With Mini it’s mainly about keeping up appearances so for the mid-cycle upgrade of the third-generation model, count on a new badge. To behold it’s little changed, and it still looks as if Mini is getting its wings. Call it the Airforce Mini badge then, which is kind of appropriate given both engines use forced air induction for ultimate power.
The other defining feature of the facelift is the availability of LED headlights, matrix jobbies on the JCW but cost options on everything else. Even on the Cooper S, which now costs $800 more at $44,500 in base six-speed manual trim, the LEDs adding a further $1800, or $2200 for the adaptive matrix variety.
Standard equipment covers three pages but cost options run for six! Our tester had just over $6k of extras added, taking the total to $50,550 which is a fair wedge for a car that’s just 3.8m long, with three doors and only 211L of boot space. Spend another $1100 and get two extra doors to make car seat installation that much simpler.
We particularly like the new Union Jack pattern in the taillights, an $1800 option, though for that you also get LED head, driving and fog lights. Headlights look different too, the indicators now a complete surrounding ring of LEDs.
Other options? Many go for the Chili package, comprising an alloy wheel upgrade, LED lights, an H-K audio boost and combination cloth and leatherette seat coverings. That’s $5000, and if you want real leather coverings for the seats add another $1500 minimum. As to safety gear, there’s not much standard. If you want active cruise, you’ll have to pay $2200 extra for the driver assistance package which also contains forward collision warning, city collision mitigation, and high beam assist. Even heated seats cost an additional $650.
In terms of major changes, there’s Mini Connected, a 4G network link allowing all sorts of internet-based services like real-time traffic updates, weather conditions etc but heading the list is the new automatic transmission option, now a seven-speed twin-clutch unit instead of outgoing Mini’s six-speed torque converter auto. That’s $3000. A direct shift gearbox is probably a good thing on the tearaway Cooper S. Unbelievably there are no paddles with this tranny; to get those you must pay another $500 (so $3500 for the so-called Steptronic Sport transmission which also gets sportier software mapping).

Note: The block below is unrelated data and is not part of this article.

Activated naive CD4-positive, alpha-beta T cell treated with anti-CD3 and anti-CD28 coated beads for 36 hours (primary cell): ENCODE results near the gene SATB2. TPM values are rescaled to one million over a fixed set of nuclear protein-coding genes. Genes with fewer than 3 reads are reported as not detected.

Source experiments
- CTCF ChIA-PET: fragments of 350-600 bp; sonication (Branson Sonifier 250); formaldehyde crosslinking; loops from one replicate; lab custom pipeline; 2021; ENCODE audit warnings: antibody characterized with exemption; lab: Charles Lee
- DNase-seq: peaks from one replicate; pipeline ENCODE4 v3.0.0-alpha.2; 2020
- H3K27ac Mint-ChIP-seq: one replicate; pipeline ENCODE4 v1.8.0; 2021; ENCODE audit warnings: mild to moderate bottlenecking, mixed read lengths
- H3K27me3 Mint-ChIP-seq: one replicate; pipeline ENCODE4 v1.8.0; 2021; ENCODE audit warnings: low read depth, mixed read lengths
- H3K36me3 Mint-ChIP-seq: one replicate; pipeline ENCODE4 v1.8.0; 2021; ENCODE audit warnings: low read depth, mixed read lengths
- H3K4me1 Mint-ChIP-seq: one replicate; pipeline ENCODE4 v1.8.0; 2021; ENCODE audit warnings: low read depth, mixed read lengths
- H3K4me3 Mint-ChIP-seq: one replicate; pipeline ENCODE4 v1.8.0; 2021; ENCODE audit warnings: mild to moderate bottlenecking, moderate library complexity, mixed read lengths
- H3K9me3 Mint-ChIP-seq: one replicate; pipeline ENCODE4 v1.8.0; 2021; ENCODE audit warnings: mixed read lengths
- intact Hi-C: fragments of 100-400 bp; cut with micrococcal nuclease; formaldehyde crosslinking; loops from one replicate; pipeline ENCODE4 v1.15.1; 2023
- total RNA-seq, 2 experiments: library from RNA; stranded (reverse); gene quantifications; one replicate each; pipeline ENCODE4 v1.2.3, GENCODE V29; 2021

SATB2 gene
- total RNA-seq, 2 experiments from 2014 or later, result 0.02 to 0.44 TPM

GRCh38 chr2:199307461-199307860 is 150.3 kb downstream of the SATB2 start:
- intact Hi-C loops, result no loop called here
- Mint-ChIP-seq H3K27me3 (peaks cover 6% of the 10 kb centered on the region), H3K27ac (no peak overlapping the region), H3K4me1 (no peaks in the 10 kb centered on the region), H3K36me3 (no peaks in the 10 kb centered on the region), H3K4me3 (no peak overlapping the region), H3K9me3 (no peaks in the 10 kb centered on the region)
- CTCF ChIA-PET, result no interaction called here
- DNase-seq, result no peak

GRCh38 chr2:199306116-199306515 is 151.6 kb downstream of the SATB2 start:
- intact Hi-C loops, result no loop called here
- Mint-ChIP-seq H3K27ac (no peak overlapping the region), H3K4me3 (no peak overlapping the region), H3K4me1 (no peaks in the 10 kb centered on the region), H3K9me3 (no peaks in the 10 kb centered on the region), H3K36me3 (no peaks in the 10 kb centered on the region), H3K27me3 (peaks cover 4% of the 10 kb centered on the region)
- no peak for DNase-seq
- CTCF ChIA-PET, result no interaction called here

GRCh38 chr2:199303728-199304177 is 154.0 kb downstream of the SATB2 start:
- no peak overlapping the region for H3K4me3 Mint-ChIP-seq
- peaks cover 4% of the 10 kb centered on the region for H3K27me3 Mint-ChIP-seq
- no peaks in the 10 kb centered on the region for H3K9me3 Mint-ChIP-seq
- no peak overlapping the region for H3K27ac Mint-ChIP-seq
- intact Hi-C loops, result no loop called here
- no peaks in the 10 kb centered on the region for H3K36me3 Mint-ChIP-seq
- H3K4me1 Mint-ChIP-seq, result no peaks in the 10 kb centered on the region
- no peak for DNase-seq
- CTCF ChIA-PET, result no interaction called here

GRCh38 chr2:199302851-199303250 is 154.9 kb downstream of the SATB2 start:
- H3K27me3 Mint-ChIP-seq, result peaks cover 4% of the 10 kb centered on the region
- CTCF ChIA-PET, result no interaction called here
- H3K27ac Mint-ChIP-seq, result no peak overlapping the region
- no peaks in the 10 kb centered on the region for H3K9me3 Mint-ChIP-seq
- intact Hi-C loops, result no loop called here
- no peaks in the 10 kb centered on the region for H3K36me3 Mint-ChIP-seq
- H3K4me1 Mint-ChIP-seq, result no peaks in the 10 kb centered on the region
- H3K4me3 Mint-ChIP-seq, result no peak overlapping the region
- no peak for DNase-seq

Last time we tested the Cooper S it had a quoted 0-100 time of 6.9sec, but with launch control we eked out 6.5sec. The latest version, which uses the same 141kW/280Nm 2.0-litre turbo, is said to be 0.2sec quicker, likely due to snappier gear shifts. Had we been able to access launch control, we might have found out exactly how much quicker it really was but despite following the handbook to the letter, no go. Reminds of (owner) BMW’s LC systems huh? Despite that and with a soft launch we still achieved a best sprint time of 6.45sec. With LC it would likely run around 6.0sec flat. It can hike this tyke. The overtake was 0.2sec faster, at 3.9sec.
Meantime, the one bugbear with the former car appears not to have been fixed in the midlife update, and that’s road noise. Before the average in-cabin noise reading was 78dB, this time it measured 76.6dB, possibly the result of different rubber. SPLs are still obtrusive over secondary back road surfaces. Mind you, it will spend most of its life patrolling hot mix street surfaces, making its owner look glamorous.
Our particular tester looked pretty tasty with its Solaris Orange paint ($800), black bonnet stripes ($250), and panoramic glass roof ($2000). It didn’t have the sportier of the auto transmissions but paddles aren’t really needed; merely slot the new shift lever left for Sport transmission, upshifts perfectly sorted by throttle pressure. For added zip, try Sport mode and that certainly amps engine activity.
To drive, this remains kart-like, darting into turns with puppy-like glee, and it grips like crazy, sports suspension keeping the tyres pinned until the frontal weight bias dictates no more. It’s still a touchy-feely type of drive, the electric steering both vibrant and alive, and it squirms around in the wet playfully. Most owners probably won’t get to appreciate its non-visual merits. The ride is a bit firm and abrupt, partly due to its short wheelbase but that’s expected given dynamics. Adaptive damping ($1000) might sort this.
On minor disappointments, there’s no comfort entry to go with the push-button start. Otherwise functionality is great, so long as you don’t have really big passengers along for the ride (not much leg room still) or lots of gear. Cooper S has always been a fun drive and this is no different, only it’s even quicker now. But for better Mini value, check out the Cooper at $35,900. It never used to have an engine but they made amends with the excellent 1.5 turbo’d three-potter.
|Model||Mini Cooper S|
|Engine||1998cc, IL4, T, 141kW/280Nm|
|Drivetrain||7-speed twin-clutch, front-wheel drive|